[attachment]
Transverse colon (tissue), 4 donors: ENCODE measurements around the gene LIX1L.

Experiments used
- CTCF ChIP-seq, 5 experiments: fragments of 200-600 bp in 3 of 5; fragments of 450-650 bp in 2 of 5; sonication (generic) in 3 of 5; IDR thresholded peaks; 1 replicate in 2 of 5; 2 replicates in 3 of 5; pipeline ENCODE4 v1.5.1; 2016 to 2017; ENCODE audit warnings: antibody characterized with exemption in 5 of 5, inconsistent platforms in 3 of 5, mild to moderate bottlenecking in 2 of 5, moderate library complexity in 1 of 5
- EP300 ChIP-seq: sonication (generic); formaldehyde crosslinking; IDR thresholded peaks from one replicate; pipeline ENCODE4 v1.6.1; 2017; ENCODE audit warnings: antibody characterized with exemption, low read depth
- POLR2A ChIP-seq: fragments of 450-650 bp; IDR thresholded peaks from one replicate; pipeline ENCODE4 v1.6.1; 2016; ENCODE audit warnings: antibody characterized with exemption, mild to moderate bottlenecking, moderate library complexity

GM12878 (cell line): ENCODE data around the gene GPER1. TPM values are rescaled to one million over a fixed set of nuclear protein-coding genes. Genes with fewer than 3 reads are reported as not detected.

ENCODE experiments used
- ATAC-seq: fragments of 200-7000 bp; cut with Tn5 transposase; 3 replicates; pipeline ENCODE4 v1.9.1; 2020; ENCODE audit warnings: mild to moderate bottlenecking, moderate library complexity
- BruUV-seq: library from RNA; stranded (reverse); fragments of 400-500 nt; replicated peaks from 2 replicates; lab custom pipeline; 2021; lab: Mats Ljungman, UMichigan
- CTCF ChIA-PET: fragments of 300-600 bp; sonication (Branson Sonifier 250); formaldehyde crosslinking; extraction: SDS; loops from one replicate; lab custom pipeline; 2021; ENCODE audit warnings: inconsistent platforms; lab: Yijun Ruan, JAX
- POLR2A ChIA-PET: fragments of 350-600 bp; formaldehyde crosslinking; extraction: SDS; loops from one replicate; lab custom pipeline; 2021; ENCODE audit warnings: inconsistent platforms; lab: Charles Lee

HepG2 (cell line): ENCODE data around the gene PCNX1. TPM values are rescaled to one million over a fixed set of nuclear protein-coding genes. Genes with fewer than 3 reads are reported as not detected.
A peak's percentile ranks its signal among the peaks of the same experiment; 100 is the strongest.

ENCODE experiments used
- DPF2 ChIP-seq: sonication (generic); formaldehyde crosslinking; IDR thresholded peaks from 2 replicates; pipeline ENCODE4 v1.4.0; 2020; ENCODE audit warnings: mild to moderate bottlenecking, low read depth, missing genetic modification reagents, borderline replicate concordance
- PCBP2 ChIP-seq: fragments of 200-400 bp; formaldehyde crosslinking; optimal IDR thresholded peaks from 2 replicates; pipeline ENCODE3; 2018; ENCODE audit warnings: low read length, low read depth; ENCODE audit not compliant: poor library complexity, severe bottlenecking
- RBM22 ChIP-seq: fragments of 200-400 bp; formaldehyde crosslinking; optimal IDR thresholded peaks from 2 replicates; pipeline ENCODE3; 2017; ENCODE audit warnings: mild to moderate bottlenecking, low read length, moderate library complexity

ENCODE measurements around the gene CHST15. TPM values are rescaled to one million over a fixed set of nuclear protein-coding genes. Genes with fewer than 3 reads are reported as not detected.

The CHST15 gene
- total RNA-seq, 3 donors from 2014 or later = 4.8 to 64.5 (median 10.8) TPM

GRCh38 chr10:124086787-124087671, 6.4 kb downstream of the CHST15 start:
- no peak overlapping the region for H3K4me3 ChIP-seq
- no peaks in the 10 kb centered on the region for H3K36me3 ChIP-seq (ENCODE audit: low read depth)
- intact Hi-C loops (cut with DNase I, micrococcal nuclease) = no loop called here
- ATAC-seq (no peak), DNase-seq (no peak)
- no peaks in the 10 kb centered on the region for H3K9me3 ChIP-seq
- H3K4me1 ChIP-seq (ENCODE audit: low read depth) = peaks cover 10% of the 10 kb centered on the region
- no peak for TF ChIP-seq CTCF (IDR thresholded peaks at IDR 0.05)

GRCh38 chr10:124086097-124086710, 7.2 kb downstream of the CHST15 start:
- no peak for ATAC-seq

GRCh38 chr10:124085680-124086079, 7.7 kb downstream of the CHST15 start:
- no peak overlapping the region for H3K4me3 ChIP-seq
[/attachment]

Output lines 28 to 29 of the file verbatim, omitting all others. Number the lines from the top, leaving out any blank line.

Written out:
- no peak for TF ChIP-seq CTCF (IDR thresholded peaks at IDR 0.05)

GRCh38 chr10:124086097-124086710, 7.2 kb downstream of the CHST15 start: